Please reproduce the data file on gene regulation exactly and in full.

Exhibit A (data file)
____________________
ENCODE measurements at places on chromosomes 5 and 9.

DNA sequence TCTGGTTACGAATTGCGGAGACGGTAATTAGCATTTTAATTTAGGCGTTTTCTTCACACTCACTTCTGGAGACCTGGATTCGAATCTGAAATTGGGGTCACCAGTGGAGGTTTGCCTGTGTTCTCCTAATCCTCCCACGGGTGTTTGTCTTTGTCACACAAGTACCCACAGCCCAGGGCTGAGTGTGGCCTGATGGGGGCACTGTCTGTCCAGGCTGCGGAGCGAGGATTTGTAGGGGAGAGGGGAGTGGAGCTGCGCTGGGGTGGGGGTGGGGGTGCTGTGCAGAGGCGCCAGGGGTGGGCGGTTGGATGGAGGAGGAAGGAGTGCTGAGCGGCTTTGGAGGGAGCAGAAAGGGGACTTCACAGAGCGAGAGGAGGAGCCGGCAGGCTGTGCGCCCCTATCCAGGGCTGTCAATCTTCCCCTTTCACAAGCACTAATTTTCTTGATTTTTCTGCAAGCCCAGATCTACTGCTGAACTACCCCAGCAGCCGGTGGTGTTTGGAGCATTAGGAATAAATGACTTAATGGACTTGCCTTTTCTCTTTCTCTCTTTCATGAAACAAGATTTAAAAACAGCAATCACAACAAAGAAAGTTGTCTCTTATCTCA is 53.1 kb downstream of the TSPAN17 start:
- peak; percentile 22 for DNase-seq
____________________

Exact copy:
ENCODE measurements at places on chromosomes 5 and 9.

DNA sequence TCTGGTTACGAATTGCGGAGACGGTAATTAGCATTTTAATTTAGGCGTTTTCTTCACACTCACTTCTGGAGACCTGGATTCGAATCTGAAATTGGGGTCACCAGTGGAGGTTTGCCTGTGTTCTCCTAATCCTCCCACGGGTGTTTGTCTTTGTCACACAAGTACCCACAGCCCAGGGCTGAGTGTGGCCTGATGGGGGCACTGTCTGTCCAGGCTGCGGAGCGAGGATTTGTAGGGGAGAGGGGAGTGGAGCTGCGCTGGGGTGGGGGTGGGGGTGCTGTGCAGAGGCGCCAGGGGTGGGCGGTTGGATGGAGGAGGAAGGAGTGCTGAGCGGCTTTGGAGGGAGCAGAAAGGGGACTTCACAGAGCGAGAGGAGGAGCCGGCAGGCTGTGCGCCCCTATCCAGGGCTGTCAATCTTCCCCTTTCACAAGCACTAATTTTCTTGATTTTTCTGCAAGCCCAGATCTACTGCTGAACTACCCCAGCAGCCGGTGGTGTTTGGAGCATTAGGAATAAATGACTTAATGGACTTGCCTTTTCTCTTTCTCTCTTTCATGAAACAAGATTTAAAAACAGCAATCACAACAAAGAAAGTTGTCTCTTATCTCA is 53.1 kb downstream of the TSPAN17 start:
- peak; percentile 22 for DNase-seq